SEATTLE -- Twins starting pitcher Francisco Liriano was taken aback a little bit on the first ball hit by the Mariners on Monday night.

Not that the play was unusual, a ground ball to the second baseman, it's just that he saw something he didn't expect -- Michael Cuddyer playing second base.

"I didn't know he was there," Liriano said. "The first ground ball to the [middle], I was looking and thought, 'What's Michael doing there?' I didn't know who was playing second. I was surprised to see him there."

Filling in for an injured Orlando Hudson, who will join the team in Seattle on Tuesday, Cuddyer certainly didn't seem to be flustered by starting at second base for the first time in nearly five years -- particularly when it came to his offense.

Cuddyer singled in a run during his first at-bat of the game and then belted a home run in his second at-bat while helping the Twins to a 5-4 victory over the Mariners in the series opener at Safeco Field on Monday night.

"[Cuddyer] did fine," Twins manager Ron Gardenhire said. "It was the first time he'd been out there in a while, but you do the best you can. We were looking for runs."

Gardenhire certainly had offense on his mind when he drew up the lineup for Monday's game. With Cuddyer at second base, the Twins were able to use Jim Thome, Delmon Young and Jason Kubel in the lineup together for only the third time this season. Thome was the club's designated hitter, while Young and Kubel were in the outfield.

It certainly appeared to pay off as Cuddyer, Young and Kubel all delivered big home runs in the victory that extended Minnesota's winning streak to five games -- tying a season high.

And there appears to be something about this West Coast air that seems to get the long ball going for the Twins.

The Twins hit nine home runs during their season-opening four-game series in Anaheim, and upon their second trip to the West Coast -- this time to Seattle -- they found that home run power again.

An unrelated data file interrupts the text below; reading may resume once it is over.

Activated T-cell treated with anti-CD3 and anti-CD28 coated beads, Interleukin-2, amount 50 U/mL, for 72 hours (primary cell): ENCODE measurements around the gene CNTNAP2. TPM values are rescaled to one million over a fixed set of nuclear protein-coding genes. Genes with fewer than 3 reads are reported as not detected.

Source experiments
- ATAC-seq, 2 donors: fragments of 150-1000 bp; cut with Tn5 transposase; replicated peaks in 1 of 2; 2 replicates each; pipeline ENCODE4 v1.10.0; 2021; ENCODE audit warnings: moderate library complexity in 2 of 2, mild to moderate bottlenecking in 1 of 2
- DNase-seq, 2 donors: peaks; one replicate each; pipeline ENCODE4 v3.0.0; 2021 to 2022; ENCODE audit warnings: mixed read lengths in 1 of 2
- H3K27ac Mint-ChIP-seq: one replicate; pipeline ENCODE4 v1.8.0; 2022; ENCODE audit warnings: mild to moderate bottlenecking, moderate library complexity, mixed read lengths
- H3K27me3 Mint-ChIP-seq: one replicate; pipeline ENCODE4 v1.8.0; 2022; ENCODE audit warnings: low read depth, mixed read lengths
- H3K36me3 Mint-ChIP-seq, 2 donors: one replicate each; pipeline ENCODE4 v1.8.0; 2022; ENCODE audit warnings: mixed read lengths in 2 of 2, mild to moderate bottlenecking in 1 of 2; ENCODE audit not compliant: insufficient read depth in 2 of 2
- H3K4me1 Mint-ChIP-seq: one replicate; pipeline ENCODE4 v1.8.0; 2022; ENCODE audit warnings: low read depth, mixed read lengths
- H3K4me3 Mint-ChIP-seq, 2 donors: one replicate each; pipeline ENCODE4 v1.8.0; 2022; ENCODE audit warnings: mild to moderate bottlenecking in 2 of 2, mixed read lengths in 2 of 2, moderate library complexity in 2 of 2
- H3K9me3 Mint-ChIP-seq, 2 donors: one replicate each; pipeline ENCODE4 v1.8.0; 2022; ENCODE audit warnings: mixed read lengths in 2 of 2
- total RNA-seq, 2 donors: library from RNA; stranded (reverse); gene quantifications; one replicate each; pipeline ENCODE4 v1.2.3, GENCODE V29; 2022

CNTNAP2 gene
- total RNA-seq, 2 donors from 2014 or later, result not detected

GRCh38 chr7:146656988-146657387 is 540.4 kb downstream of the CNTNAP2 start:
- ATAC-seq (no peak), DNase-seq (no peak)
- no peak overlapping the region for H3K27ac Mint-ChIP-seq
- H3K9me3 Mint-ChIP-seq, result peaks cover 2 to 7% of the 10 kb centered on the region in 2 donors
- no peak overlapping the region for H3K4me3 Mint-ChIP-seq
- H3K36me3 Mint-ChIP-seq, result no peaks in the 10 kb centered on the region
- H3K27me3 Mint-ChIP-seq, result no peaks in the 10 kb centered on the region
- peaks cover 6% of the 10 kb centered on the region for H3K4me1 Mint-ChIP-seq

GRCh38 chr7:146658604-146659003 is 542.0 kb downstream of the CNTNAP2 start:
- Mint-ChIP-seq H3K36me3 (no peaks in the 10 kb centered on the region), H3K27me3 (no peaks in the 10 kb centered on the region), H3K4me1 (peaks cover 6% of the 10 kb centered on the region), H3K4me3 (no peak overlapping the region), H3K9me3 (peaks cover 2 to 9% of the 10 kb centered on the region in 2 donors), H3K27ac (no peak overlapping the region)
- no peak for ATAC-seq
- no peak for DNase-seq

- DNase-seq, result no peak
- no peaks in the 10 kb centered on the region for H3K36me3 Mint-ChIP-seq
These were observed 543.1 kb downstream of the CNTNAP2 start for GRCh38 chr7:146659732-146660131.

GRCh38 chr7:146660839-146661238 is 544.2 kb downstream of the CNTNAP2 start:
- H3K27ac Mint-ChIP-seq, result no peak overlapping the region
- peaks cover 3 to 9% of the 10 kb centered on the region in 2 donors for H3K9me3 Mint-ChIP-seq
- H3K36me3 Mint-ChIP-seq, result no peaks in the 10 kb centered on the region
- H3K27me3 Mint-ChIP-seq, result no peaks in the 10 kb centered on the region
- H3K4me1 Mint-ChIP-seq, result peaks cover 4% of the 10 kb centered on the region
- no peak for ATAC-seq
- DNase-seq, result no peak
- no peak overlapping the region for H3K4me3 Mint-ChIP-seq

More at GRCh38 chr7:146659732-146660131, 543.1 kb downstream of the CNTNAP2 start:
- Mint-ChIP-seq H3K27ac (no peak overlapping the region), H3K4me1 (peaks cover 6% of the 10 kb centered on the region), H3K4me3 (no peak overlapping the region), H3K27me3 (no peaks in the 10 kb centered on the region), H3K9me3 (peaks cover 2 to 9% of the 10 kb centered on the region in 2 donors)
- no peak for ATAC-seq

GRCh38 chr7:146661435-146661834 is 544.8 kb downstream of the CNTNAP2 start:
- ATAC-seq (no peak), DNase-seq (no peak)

Young got hit the home run barrage started for Minnesota with his two-run homer to left field in the second inning. It was part of a three-run inning for the Twins, as Justin Morneau doubled to lead off the inning and scored on Cuddyer's RBI single up the middle.

Cuddyer and Kubel then belted home runs on back-to-back pitches in the fourth inning. It marked the first time that the Twins have homered on consecutive pitches since Sept. 23, 2008.

"Offensively, we matched them with 10 hits," Mariners manager Don Wakamatsu said. "The difference is the home runs."

Liriano held the Mariners to just three runs on eight hits over six innings, but didn't allow a any home runs. It was far from a perfect outing for the left-hander, who threw a total of 99 pitches. But Liriano, who improved to 5-3 on the season, managed to strike out seven and limit the damage against this Mariners offense.

And it was enough of a performance on a night when the Twins managed to deliver big hits while facing right-hander Doug Fister, who entered the contest with an American League-leading 2.03 ERA.

Fister had not allowed more than three earned runs in any of his nine previous starts. In fact, Fister had only given up two home runs in 62 innings entering Monday's contest. But the right-hander gave up five runs on eight hits in 7 2/3 innings vs. Minnesota.

"He's got great stuff," Gardenhire said of Fister. "A great changeup, a heck of a curveball, a nice little slider and he locates his fastball really well. He's tough. Fortunately for us, we got him in the one inning. He made some mistakes and we got ahold of them pretty good."

As for defense, Cuddyer certainly saw his share of work at second base on the night. Besides the initial ground ball up the middle hit by leadoff man Ichiro Suzuki in the first that Cuddyer fielded smoothly, there were some welcome-back-to-the-position moments as well. Cuddyer bounced a throw to first base on a potential double-play ball in the fourth inning and a bad hop on an Ichiro infield single nearly hit Cuddyer in the right shoulder.

But Cuddyer said that, overall, returning to a position he had started 46 career games at, all much earlier in his tenure as a Twin, wasn't too bad.

"I felt really comfortable," Cuddyer said. "[Shortstop] J.J. Hardy did a great job of kind of coaching me through situations that I didn't think about or forgot about. J.J. did a great job with me."

Cuddyer's stint at second base appears to be short-lived, with Hudson possibly returning to the lineup in a couple days when his left wrist heals and the Twins bringing up infielder Matt Tolbert after placing Alexi Casilla on the disabled list with bone spurs in his right elbow.

But one thing is certain. Whenever the club needs someone to be its Mr. Versatile and step into a role -- even if it's one he hasn't been in for a long time -- Cuddyer is there to help out.

"Cuddy's not a second baseman, but he can go out there and do that," Gardenhire said. "We know we're all banged up and pretty thin. He was excited to get out there. He made a couple of nice plays. He kind of choked off the one double-play ball, which is not an easy double-play ball. That's not always easy when a guy is running at your legs. But he's a gamer. He wants to win and that's the players you like."